This Thanksgiving, replace that high-sugar cranberry sauce from the can with freshly cooked cranberries, apples, and lemon zest! Plus more healthy Thanksgiving sides!

This relish will taste yummy on turkey, sandwiches, and salads!

Ingredients

  • 2 cups fresh (or frozen) cranberries
  • 1 large apple (remove peel if desired), chop into cubes
  • Finely grated peel of 1 lemon (Hint: you can use the small holes of a cheese grater)
  • ½ cup orange juice (look for no sugar added)
  • ½ cup raw sugar, or less if like it more tangy

Directions:

1. Blend cranberries and apple in food processor, loosely chopped. (Hint: use a fork to mash the cranberries if you don’t have a food processor)
2. Add cranberries, apples, sugar, and orange juice in a skillet or saucepan on medium heat. Bring to a boil.
3. Reduce heat and simmer for 10 to 15 minutes until consistency is thick, almost like Jello.
4. Use a potato masher or fork to mash cranberries and apples.
5. Serve hot or chilled.

Honey Glazed Carrots with Garlic

Ingredients

  • 1 ½ pounds carrots, washed and cut the long way
  • 1 whole head of garlic, cut in half
  • 1 tablespoon extra virgin olive oil
  • 3 tablespoons honey
  • 1 teaspoon red chili flakes
  • 2 sticks of fresh rosemary, chop or leave whole
  • sea salt, to taste (no more than ½ teaspoon is best)

Directions

  1. In a large skillet, add carrots, garlic, and salt in a single layer and cover with water. Bring to boil.
  1. Once the water starts boiling, turn heat to low cook for about 10 minutes (carrots will be soft, but will still have a little crunch).
  1. Drain carrots and garlic, then put them aside. Clean pan.
  1. Place pan back on medium-high heat. Once hot (but not smoking), add oil, honey, chili, rosemary and 1 tablespoon of water and cook until it starts to bubble.

Stir in carrots and garlic until coated and slightly browned, about 5 minutes. Serve warm or room temperature.

*Carrot recipe credit Whole Living

Why fresh carrots?

  • Carrots are a great source of vitamin A which is important for vision and beta-carotene which is an antioxidant

What’s an antioxidant?

  • Antioxidants are naturally occurring chemical substances that help cells deal with environmental stress and damage.

 Why scrub instead of peel carrots?

  • Most of the carrot’s nutrients (the good stuff) are in the peel. By scrubbing carrots with a vegetable brush you only remove dirt and keep all the good stuff in the peel.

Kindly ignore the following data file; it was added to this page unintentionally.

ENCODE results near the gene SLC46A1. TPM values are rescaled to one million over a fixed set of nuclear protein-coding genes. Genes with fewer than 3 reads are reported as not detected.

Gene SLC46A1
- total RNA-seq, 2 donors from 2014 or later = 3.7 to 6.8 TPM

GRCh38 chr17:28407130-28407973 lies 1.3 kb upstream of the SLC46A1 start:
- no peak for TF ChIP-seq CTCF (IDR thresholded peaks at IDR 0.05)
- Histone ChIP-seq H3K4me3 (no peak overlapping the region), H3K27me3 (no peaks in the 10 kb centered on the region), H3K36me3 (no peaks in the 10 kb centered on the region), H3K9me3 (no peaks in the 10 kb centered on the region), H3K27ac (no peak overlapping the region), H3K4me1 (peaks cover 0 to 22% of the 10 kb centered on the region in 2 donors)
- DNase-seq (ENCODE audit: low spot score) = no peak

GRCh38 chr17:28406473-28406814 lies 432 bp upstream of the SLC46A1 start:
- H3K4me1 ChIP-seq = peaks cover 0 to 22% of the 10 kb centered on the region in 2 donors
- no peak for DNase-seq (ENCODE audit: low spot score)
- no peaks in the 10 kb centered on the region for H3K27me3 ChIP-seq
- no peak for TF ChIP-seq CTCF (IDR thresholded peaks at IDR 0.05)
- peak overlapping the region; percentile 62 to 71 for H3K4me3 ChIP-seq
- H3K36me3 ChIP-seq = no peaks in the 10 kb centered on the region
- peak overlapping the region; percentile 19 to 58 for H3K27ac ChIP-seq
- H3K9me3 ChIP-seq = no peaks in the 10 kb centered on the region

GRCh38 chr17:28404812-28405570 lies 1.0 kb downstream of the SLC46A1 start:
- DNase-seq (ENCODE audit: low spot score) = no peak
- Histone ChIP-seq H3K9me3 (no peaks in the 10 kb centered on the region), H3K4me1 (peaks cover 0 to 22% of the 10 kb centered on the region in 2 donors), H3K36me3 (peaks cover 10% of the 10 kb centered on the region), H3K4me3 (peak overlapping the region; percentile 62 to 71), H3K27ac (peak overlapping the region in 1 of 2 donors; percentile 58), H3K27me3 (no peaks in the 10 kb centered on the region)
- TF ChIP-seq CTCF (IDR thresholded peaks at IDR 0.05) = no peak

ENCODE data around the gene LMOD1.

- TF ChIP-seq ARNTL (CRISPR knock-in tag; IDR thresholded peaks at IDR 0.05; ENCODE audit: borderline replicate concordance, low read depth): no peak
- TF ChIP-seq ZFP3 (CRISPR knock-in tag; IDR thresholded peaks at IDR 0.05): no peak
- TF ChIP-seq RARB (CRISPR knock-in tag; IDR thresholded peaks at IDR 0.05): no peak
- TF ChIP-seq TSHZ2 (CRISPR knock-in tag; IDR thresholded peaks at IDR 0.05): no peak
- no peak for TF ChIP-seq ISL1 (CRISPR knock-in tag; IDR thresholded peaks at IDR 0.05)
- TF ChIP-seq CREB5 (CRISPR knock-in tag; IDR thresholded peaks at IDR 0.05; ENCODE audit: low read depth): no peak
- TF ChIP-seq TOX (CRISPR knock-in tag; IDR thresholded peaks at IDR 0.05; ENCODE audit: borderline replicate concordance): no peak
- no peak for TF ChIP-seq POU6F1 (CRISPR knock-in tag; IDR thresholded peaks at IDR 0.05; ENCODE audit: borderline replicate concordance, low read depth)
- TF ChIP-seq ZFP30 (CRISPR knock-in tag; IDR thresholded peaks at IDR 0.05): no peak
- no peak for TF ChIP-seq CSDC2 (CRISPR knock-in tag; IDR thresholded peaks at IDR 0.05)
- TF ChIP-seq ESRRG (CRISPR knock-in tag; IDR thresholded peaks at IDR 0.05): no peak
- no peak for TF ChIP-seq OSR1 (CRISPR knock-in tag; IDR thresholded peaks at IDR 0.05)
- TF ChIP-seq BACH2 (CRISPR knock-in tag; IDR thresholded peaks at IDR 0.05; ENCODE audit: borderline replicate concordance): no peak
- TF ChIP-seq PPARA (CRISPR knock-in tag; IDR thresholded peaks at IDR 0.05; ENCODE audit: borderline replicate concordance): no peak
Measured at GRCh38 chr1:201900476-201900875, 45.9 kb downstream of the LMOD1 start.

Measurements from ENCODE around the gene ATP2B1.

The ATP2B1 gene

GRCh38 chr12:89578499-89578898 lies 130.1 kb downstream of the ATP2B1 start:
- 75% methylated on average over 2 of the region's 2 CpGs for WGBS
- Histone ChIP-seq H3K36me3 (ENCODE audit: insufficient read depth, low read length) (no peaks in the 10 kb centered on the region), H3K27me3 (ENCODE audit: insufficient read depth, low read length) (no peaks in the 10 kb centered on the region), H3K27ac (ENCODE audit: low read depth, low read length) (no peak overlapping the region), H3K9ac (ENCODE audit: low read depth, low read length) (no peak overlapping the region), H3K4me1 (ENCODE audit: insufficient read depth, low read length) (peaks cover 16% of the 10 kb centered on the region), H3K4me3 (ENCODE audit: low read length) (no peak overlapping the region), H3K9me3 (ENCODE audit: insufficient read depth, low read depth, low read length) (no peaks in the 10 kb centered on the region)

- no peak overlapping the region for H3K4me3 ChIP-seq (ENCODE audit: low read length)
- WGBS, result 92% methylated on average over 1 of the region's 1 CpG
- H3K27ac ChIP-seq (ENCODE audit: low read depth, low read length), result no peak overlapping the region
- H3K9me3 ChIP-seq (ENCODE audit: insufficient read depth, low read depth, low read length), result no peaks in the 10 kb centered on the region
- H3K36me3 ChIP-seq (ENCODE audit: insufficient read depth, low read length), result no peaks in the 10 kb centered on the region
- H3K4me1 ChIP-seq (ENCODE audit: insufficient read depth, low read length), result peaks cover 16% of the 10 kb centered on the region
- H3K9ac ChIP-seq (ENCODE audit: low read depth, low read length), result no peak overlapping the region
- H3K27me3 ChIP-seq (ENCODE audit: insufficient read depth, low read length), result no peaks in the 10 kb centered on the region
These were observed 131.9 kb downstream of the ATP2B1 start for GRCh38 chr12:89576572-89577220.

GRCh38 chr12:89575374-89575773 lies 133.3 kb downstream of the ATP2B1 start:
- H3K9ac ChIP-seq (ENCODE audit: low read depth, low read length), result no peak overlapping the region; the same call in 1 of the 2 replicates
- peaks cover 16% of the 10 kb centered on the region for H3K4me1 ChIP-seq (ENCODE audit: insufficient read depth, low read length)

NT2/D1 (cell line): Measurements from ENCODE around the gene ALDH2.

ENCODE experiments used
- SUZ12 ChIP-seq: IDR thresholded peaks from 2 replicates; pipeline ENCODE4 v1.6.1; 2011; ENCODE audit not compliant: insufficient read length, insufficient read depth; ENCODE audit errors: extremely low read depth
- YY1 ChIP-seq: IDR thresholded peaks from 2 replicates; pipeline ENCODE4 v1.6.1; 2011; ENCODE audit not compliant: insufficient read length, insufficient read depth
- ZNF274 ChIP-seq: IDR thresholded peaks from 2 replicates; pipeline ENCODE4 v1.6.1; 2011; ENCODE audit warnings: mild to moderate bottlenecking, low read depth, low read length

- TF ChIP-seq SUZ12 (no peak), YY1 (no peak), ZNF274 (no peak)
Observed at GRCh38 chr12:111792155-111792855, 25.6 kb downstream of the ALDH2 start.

Spicy Butternut Squash Stir Fry with Greens

Ingredients

2 tbsp olive oil
2 cups butternut squash, cubed
½ bunch kale, chopped
6 shallots, diced
3 cloves garlic, diced
Juice of 1 lime
2 tsp cumin
Sea salt, to taste
Black pepper, to taste
Red pepper, to taste

Directions:
1. Heat oil in pan. Add diced shallots and garlic. Cook for about 5 minutes until translucent.
2. Add butternut squash and about 1/2 – 1 cup water. Cook about 15 minutes, until tender. Add cumin.
4. Add kale. Cook 3 minutes, just until wilted.

Want to make sure you are getting all the essential vitamins and nutrients? Eat the Rainbow!
In this dish…
Orange: Vitamin A derivative and antioxidant beta-carotene, essential for healthy eyes.
Green: Folate, Iron, and Vitamin K, essential for heart and circulatory health. Iron absorption is enhanced by the Vitamin C content of the fresh lime juice.
White: Quercetin, an antioxidant may aid in maintaining a healthy blood pressure, and natural antimicrobial agents abound in garlic, essential for a healthy immune system.
 More Healthy Food Colors…
Red: Lycopene is plentiful in red fruits and is essential for a healthy heart.
Blue/Purple: Anthocyanins and even more antioxidants are found in blue and purple fruits and vegetables and are vital for the basic health of all cells in the body.
What are omega-3 fatty acids?
Omega-3 fatty acids are good for you fats that are found in olive oil, flax seed, and cold water fish like salmon. Omega-3’s are important for healthy brain cells and heart cells.

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